1. Hmmm, I'm not sure, I actually like the bitmask approach. It's very simple to assign (Bitwise OR) and to check (Bitwise AND). The NSSet approach does not appear to be more readable than the bitmasks, actually I think that the bitmask is more readable; at least in the example of the autoresizingMask.

  2. @pp: Do you really think someone who has never seen bitwise operations (and who does not understand the magic behind it) agrees? In my opinion these bitwise operations are just a hack. Of course with NSSet you have to write more. I am sure this could be improved in some way. But replacing bitsets with NSSet is like replacing ints, floats, ... with NSNumber (which is in many cases a good thing).

    1. @Christian: You could say the same thing about any feature of any lanugage: that it is complicated if you haven't seen it before. In my view bitwise operator is a completly basic feature of many programming languages, which most people will learn in their first year at Uni. To call bitwise operators magical seems very strange to me. A lot of people have more problems with Objective-C message passing syntax I believe than bitwise operators which syntax wise look the same in most algol inspired languages.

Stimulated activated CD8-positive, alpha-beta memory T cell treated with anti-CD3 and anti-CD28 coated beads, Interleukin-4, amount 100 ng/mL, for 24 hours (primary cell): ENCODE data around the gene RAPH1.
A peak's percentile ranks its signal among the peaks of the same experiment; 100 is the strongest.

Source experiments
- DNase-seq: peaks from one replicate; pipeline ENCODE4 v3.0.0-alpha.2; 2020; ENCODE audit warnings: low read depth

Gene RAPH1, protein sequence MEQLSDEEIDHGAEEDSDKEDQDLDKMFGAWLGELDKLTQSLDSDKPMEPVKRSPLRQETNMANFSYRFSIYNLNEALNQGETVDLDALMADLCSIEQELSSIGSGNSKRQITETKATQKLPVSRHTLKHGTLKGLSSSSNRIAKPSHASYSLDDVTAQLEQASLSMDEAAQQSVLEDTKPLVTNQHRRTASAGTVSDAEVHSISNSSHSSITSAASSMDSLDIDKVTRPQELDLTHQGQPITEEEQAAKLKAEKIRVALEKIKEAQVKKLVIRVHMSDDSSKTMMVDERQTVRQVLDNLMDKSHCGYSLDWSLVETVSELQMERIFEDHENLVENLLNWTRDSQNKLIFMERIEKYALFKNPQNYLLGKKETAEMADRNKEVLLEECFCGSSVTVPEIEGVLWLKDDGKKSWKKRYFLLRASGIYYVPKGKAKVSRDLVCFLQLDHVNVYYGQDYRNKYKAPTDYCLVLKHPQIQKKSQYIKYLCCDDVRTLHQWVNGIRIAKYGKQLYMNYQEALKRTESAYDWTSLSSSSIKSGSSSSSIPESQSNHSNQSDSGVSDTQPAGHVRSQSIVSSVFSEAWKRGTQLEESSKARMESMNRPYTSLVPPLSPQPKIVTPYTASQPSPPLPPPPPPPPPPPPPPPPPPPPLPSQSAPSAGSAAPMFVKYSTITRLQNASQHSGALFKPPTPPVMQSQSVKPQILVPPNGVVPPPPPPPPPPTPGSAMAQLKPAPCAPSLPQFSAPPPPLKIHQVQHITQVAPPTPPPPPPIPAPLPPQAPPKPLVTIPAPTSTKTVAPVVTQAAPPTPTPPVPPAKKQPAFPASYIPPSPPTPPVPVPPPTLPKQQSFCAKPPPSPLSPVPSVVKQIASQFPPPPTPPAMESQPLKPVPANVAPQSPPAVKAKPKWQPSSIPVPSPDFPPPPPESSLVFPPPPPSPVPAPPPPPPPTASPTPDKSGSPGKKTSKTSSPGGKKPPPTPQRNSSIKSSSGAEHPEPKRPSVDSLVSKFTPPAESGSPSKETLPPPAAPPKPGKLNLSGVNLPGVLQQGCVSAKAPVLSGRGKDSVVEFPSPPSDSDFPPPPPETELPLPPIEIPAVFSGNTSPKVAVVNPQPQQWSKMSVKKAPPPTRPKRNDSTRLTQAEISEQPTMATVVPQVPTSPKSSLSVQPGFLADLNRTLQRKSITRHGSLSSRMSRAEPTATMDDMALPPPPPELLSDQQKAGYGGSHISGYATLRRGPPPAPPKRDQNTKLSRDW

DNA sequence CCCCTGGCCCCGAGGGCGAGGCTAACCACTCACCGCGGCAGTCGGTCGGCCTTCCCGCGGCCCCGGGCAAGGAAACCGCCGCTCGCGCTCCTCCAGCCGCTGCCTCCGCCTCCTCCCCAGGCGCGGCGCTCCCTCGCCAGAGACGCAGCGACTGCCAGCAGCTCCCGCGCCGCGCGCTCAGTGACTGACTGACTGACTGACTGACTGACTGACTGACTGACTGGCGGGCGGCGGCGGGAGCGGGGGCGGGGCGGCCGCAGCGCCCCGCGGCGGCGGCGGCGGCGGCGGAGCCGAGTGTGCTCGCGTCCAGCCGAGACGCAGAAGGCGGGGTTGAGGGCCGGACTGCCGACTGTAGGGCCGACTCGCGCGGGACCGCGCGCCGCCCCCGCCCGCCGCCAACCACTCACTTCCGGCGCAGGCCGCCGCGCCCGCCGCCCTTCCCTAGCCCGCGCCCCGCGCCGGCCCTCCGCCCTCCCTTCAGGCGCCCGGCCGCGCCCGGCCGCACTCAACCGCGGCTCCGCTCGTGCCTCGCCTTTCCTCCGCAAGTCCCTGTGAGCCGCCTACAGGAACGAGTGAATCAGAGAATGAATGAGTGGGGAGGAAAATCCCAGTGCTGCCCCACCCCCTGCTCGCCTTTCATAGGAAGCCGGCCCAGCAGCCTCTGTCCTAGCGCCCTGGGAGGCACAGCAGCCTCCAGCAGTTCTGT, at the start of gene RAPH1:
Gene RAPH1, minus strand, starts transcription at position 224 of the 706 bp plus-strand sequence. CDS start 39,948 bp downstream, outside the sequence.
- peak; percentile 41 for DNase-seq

3. You're certainly right about people unfamiliar with bitwise operations. However I wouldn't consider them a hack, they work pretty well, even in the Unix file system. Besides Obj-C I'm personally even using them in some PHP classes I made, however providing accessor methods (e.g. "user->canAccessWhatever()").

    It's certainly a question about taste, a definitve answer is probably not possible. :)

  4. Sure. It is in most cases a question about taste.

  5. Apple's new "NS_ENUM" and "NS_Options" macros may be of help when working with enum and bit-masks. See this explanation: